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Keynote Takeaways from BambooHR Elevate

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It’s not every day one gets to watch world-class speakers and industry leaders speak while earning SHRM credits—all from the comfort of one’s desk. That was the experience of BambooHR Elevate, an all-day virtual conference featuring more than 60 sessions on employee engagement, recruiting, leadership, and other HR topics. If you missed this special day or would like a refresher, read on for our coverage of the four keynote sessions.

Ryan Sanders: Choose Focus Finish Repeat

As the COO and co-founder of BambooHR, Ryan Sanders has a lot on his plate. His leadership has led the company to numerous product awards and the #17 spot on the Glassdoor 2017 Best Places to Work list, proving that creating a great product and a great culture go hand in hand. In his keynote to kick-off the conference, Sanders shared the secrets that he’s used to lead the BambooHR team to success.

CFFR (Choose, Focus, Finish, Repeat) is Sanders’ framework for getting things done. Choosing is all about prioritizing an overall objective and the most important supporting tasks, while focusing is about deliberately focusing on one task at a time. He suggested time blocking and turning off email, and encouraged viewers to say “no” to requests that don’t support your overall priority. After supporting his point with quotes from Steve Jobs, Tim Ferris and Warren Buffet, Sanders added his own spin: “If you say ‘Yes,’ when it’s impossible for you to deliver, you’re deteriorating trust.”

When it comes to finishing, separating tasks into manageable chunks helps one build momentum from the compounding effect of completed work. And repeating this process is all about building healthy habits that help you continually choose the right tasks, and then focus on finishing them. He suggested that companies can cement these principles by teaching the value of executing during company meetings, highlighting small and big wins across the company, and setting CFFR goals in 1:1 meetings. In addition, visual reminders such as posters and desktop backgrounds can help cement these principles for effective work.

bamboohr elevate takeaways

Nyle DiMarco: Living Out Loud

BambooHR Elevate attendees had the unique experience of seeing a keynote presentation given in American Sign Language accompanied by an interpreter’s voiceover. As an ambassador for the deaf community, Nyle DiMarco shared his story of growing up deaf in a deaf family, and overcoming challenges as he entered the world of higher education and then employment in adulthood. After teaching math at a deaf school, he was about to land a dream job at a university for deaf students when he was simultaneously offered a spot on “America’s Next Top Model” and a role on the TV series “Switched at Birth.”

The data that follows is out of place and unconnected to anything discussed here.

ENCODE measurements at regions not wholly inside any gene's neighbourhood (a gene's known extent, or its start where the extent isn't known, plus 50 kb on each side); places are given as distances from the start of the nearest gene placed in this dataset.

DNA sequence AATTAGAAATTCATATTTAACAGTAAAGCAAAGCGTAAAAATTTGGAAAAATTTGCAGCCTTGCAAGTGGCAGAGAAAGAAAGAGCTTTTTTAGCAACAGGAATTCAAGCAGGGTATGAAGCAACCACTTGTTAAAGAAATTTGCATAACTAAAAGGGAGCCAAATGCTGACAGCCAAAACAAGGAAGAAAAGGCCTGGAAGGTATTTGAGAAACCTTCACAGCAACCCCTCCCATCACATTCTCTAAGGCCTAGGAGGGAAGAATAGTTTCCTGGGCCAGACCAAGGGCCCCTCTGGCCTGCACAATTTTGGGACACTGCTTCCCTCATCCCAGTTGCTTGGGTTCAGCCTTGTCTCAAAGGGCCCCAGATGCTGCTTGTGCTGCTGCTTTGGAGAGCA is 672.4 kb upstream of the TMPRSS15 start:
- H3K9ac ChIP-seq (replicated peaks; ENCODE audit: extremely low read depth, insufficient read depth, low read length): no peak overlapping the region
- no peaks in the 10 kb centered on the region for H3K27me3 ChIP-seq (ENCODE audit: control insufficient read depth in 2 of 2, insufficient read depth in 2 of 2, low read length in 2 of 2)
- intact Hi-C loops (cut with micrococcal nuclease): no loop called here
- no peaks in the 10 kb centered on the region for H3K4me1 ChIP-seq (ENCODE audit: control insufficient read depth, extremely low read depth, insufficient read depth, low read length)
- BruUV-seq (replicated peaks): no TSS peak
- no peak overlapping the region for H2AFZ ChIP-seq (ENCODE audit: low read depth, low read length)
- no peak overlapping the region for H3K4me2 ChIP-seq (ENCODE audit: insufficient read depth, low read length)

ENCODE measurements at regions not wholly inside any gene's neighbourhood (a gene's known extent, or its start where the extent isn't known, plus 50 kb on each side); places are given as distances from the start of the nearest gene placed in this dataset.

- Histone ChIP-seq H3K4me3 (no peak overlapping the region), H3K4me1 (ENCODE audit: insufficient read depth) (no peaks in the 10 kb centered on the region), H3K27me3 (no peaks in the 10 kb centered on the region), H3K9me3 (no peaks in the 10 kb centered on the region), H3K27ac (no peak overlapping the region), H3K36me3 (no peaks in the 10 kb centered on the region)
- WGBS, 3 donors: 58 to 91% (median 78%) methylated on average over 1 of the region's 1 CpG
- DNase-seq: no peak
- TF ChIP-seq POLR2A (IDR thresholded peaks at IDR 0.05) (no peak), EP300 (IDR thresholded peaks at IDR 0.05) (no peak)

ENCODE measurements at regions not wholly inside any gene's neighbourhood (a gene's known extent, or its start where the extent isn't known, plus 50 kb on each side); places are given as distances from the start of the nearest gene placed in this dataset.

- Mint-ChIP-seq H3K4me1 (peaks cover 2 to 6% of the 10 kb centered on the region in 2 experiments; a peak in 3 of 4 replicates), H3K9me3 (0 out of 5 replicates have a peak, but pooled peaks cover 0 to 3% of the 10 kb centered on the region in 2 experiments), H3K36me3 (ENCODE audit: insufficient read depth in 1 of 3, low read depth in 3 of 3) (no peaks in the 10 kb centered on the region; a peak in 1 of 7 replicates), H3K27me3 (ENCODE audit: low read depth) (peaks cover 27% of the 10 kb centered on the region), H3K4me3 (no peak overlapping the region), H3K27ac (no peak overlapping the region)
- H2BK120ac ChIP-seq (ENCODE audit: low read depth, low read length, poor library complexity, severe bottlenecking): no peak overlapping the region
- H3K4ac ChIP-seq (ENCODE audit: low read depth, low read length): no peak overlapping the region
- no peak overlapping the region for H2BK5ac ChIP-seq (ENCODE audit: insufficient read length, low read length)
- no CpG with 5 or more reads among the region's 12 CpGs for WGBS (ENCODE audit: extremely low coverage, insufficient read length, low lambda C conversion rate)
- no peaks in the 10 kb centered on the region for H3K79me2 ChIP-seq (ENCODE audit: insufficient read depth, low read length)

Facing real discrimination in his first working experiences outside the deaf community led him to the decision to not hide or compensate for his deafness in order to please people. He chose to “live life out loud as a deaf man”—and went on to win the season of  “America’s Next Top Model.” Later on he was recruited for “Dancing with The Stars,” which he also won with his hearing-abled partner Peta Murgatroyd. DiMarco’s inspiring message for the audience was that “you can use your difference as an advantage to help you succeed in life.” He said that “you just might surprise yourself” when you embrace your own differences and not apologize for them.

The inspiration to embrace your differences applies to individuals and companies alike as they seek to set themselves apart. If the way you do things is a little wacky or non-standard, don’t be afraid show your stuff—and most importantly, don’t apologize for it. Upload photos and videos demonstrating the uniqueness of your culture to your Glassdoor profile—candidates will appreciate you for it!

J.T. O’Donnell & Martin Pisciotti: The VIP Treatment: Elevate your Candidate Experience

As a presenting duo, J.T. O’Donnell and Martin Pisciotti offered the perfect blend of candidate advocacy and big company expertise. O’Donnell, Founder & CEO of Work It Daily opened the session by defining the candidate experience as the first moment someone knows your company exists. Keeping in mind that your candidate could be a customer now or in the future should set the tone for your interactions. Once finding out about your open roles, they’re coming to you armed with information from the research they’ve done about your company. When the best talent sees themselves as equals, as partners, it’s important to treat candidates as you would your business partners.

defining candidate experience bamboohr elevate

O’Donnell shared the results of a Glassdoor study showing that when informed candidates get hired, they are more likely to reduce turnover, increase productivity, improve business and increase engagement. She called this “the ROI of investing in a VIP candidate experience.”